Report – Seminar on “Indus Water Treaty: Issues and Recommendations”

CONCEPT NOTE

 “Water links us to our neighbors in a way more profound and complex than any other.” John Thorson.

Of all the fault lines between Pakistan and India, the most crucial one has been the water dispute. Unfortunately however, it also is the most neglected one. The conflict first emerged between Pakistan and India in 1947 when the British partitioned the Indus Basin between the two countries. Being the natural upper riparian with control over canal head works, India regulated the water flow to the plains of Pakistan. In 1960, the Indus Water Treaty (IWT) was signed between the two countries through the arbitration of the World Bank. The rights over three eastern rivers – Ravi, the Beas and Sutlej were given to India, while Pakistan was granted dominion over the three western rivers – the Indus, the Jhelum and the Chenab. The IWT has stood the test of time as well that of three wars that the two countries have fought. The Treaty is referred to as a model for settling international water disputes.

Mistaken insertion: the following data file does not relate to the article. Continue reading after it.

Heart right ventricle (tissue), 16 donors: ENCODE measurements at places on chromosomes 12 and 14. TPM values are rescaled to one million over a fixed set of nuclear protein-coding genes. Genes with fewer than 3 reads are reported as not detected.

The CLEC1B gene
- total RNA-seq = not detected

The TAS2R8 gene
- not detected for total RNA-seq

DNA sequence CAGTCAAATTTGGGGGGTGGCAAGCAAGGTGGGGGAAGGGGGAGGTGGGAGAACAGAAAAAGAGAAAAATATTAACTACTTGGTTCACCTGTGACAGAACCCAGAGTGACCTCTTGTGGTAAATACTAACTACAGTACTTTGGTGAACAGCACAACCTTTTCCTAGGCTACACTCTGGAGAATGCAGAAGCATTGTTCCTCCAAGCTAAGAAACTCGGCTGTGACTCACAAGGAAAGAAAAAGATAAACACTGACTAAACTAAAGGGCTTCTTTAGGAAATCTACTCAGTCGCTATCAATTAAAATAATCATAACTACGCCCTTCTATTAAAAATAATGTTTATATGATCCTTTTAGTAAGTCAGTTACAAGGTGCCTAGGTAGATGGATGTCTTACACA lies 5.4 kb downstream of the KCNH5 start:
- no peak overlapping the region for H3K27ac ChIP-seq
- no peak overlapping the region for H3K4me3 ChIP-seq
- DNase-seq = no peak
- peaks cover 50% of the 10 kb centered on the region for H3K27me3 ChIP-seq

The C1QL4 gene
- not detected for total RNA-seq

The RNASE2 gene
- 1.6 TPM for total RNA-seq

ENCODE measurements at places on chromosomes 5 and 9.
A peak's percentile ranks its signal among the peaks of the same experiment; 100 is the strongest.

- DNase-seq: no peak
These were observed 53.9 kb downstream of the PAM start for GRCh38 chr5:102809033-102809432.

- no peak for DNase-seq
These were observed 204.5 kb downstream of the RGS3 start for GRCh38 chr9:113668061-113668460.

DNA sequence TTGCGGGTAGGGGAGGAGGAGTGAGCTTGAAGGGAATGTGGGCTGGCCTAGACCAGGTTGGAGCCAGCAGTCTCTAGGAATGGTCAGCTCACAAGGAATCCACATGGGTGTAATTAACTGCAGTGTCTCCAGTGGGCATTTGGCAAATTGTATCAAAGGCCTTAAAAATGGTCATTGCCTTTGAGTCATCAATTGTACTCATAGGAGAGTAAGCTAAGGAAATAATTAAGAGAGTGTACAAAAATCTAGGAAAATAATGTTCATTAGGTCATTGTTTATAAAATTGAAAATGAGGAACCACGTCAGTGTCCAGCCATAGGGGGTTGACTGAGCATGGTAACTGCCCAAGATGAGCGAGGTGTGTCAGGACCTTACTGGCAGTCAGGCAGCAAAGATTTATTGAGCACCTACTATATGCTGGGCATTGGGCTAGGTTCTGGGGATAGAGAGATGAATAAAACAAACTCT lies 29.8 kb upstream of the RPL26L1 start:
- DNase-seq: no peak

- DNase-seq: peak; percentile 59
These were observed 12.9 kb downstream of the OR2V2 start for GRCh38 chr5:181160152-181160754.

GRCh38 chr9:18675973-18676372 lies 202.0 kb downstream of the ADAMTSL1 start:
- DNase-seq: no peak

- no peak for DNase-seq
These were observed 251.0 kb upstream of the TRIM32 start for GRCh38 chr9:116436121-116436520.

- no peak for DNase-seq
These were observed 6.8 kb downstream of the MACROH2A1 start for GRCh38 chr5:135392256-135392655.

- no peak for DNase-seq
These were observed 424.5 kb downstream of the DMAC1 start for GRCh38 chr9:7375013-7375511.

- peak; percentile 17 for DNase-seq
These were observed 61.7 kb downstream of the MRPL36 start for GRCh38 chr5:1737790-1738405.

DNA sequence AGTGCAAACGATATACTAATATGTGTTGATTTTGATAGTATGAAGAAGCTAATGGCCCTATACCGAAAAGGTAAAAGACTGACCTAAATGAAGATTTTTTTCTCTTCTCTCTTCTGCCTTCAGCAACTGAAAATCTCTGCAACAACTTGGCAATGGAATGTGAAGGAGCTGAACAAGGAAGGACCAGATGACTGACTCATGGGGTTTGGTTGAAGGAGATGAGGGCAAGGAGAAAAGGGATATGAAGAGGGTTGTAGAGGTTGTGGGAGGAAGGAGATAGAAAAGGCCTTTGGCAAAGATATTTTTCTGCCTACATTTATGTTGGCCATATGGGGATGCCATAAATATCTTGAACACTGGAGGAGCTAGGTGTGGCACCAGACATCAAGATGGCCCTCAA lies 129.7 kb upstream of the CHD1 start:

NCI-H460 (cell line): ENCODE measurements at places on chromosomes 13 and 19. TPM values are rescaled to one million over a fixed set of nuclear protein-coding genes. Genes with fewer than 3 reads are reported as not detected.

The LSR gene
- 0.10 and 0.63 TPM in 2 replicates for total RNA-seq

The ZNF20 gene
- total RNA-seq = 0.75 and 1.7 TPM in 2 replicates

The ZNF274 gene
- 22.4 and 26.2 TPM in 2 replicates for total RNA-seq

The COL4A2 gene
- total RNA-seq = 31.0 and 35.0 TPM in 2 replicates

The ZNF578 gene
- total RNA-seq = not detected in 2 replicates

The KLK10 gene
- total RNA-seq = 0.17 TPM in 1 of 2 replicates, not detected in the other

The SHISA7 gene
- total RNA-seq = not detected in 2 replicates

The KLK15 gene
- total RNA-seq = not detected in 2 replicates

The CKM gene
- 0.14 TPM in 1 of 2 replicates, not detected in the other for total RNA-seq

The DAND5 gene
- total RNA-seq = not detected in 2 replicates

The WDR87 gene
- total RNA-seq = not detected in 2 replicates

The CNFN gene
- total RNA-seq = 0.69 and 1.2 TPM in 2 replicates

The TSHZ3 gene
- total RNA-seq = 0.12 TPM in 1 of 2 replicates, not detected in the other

Over the years, Indian initiatives to build various dams on the western rivers have been a source of concern for Pakistan as a water-stressed country. According to UNDP reports, Pakistan will become a water-scarce country by the year 2035, while the stress on the Indus basin shared by both countries has also increased since the 1990s. Pakistan’s provision of water drainage facility to India has eased its projects of water management and agriculture while itself bearing the brunt of annual floods that have taken innocent lives and damaged valuable infrastructure in Pakistan. In a bid to build more water storage facilities to maximize use of the resources from the western rivers, Indian Prime Minister Narendra Modi has brought up the matter of revoking the Indus Water Treaty. While Pakistan has voiced its apprehensions about such a unilateral move on part of India, it has also urged the World Bank to mediate once again to settle the dispute.

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